Science_Fiction_Made_Real, Technology, !POST
Commentary On Netflix Engineer Daniel Jacobson: The API at the Root of Your Business
Great read on the importance of API’s for better leveraging information to meet ones business goals.
Beyond that, API’s hold a lot of interesting concepts and lessons for Architectural practice. An API is a way of abstracting the interface between different programs. It speaks to a modular and distinct information architechure that none the less behaves as if it is continuous. Too often in Architectural thought, buildings are conceived of as either totally discrete objects or as a singular vision to be propagated across all Architecture in a continuous field. It can be difficult to think of buildings as discrete fields of program that none the less need to interface with the larger context around it in a seamless way while retaining their own identities.
Commentary On Underwater neutrino detector will be second-largest structure ever built
Like a huge net, this neutrino detector will be built on the floor of the sea and will cover an area of several cubic kilometers. The structure will consist of long cables anchored to the sea floor with large glass spheres brimming with sensors attached to them. While consisting mostly of empty space, the really interesting thing is that because the structure lives on the bottom of the sea floor, it will be totally inaccessible to humans. Architects rarely think of what an architecture might be without humans and the few that do tend to think in a purely formal or virtual sense, creating buildings with very little in the way of program or function. Yet clearly there are programs that lack any human interaction and exists in a very actual sense, rather than virtually.
Physics, Infrastructure, Architectural_Theory
Commentary On A 40-year-old puzzle of superstring theory solved by supercomputer
The apparent incongruity of our 3 dimensional space and the theoretically predicted 9 dimensional space of super-string theory has fascinated me for years.
The proposed idea is that the other 6 dimensions are still wrapped up and very small, so only the 3 we currently live in are experienced. In many ways, this parallels our built environment where we only perceive the usual 3 dimensions, however every space is filled with all sorts of other dimensional data, from the mundane aspects like program, circulation, and temperature to the more ephemeral aspects like the space of a conversation.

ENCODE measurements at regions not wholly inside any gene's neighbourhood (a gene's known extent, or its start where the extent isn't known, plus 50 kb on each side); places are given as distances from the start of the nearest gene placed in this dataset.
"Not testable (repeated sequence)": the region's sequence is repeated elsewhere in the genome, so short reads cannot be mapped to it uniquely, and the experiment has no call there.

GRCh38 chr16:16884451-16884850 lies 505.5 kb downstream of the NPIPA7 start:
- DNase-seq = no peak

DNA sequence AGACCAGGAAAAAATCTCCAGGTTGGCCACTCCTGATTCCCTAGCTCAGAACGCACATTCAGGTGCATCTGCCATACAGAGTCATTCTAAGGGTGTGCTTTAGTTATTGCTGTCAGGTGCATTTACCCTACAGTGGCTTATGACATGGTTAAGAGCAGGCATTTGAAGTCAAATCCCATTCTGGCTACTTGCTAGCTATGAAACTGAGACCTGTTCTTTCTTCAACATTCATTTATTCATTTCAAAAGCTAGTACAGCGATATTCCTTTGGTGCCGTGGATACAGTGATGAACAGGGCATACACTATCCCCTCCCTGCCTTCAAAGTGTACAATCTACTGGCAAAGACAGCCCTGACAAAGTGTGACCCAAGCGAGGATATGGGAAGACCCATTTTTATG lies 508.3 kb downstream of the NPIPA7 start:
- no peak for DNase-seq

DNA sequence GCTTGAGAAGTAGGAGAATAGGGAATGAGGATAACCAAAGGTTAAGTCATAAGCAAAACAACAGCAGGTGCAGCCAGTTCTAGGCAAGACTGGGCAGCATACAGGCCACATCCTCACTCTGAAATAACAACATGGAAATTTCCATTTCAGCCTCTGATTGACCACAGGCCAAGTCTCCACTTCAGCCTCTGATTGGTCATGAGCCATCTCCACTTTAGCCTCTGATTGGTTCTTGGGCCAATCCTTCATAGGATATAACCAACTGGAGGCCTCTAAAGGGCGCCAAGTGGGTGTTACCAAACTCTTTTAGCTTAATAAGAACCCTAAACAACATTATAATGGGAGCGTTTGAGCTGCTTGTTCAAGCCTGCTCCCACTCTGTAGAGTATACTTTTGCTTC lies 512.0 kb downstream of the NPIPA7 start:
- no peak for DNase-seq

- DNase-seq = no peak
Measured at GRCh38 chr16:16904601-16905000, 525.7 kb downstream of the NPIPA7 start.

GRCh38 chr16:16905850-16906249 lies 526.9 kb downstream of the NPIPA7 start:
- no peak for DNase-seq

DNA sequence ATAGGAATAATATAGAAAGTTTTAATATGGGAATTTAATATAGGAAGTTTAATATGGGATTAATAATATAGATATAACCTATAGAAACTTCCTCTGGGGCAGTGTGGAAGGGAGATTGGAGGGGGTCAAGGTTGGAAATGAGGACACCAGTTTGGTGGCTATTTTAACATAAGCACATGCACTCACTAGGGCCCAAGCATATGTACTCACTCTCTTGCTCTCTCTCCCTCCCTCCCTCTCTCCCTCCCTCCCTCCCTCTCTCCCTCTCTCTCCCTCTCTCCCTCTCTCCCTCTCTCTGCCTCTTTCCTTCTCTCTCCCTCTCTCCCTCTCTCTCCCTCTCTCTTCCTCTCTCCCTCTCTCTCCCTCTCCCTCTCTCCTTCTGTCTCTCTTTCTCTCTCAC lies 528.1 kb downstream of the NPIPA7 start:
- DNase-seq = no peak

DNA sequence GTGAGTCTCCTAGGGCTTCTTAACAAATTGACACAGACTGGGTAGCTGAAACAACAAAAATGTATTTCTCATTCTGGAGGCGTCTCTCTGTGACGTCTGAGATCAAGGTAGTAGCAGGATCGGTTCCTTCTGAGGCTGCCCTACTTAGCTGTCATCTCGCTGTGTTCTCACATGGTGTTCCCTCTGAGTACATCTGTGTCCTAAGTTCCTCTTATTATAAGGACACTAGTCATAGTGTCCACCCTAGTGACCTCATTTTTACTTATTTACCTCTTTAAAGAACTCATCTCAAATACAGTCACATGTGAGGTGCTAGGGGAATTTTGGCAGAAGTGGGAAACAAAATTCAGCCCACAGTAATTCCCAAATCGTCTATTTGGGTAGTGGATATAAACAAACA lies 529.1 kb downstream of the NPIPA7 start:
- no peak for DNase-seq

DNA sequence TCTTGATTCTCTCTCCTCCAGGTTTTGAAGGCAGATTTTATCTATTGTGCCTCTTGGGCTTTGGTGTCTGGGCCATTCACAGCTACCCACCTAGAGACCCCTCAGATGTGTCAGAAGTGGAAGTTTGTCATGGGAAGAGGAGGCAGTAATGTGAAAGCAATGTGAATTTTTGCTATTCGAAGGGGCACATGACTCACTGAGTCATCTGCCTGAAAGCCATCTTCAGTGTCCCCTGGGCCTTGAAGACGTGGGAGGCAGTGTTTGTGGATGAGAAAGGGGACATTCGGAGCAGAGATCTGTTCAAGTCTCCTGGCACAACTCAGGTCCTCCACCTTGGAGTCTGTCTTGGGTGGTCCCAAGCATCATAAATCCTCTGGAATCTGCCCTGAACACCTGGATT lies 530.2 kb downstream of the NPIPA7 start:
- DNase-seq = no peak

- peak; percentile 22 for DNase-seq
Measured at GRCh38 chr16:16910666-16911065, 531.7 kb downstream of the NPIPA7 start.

The real trick is visualizing all these additional dimensions in a way that is not purely reductive. I have no answers, but it is a problem I will be trying to tackle for years to come. Suggestions are certainly welcome.
You can also read more at:
Commentary On Transistors made from cotton yarn, t-shirt computers incoming | ExtremeTech
While a very cool idea, don’t let this make you think that your clothes will replace your smartphone one day. Do you really want to wear the same shirt every day or deal with the complexities of transferring your data securely to each day’s clothes?
The real use of this type of technology will be adding another level of perception and connectivity to your day to day lives. As the article points out, adding sensors that detect radiation or monitor your vital signs are a possibility. But what about a tee-shirt that understands your movements and gestures and can use them as input into other devices. Or perhaps it could dynamically display information when viewed through a reality overlay system, be they glasses, contact lenses, or just your smartphone screen. By embedding information and computation directly into our clothes they become even more an extension of ourselves.
Also check out Mashable’s take:
Technology, Material_Science, Science_Fiction_Made_Real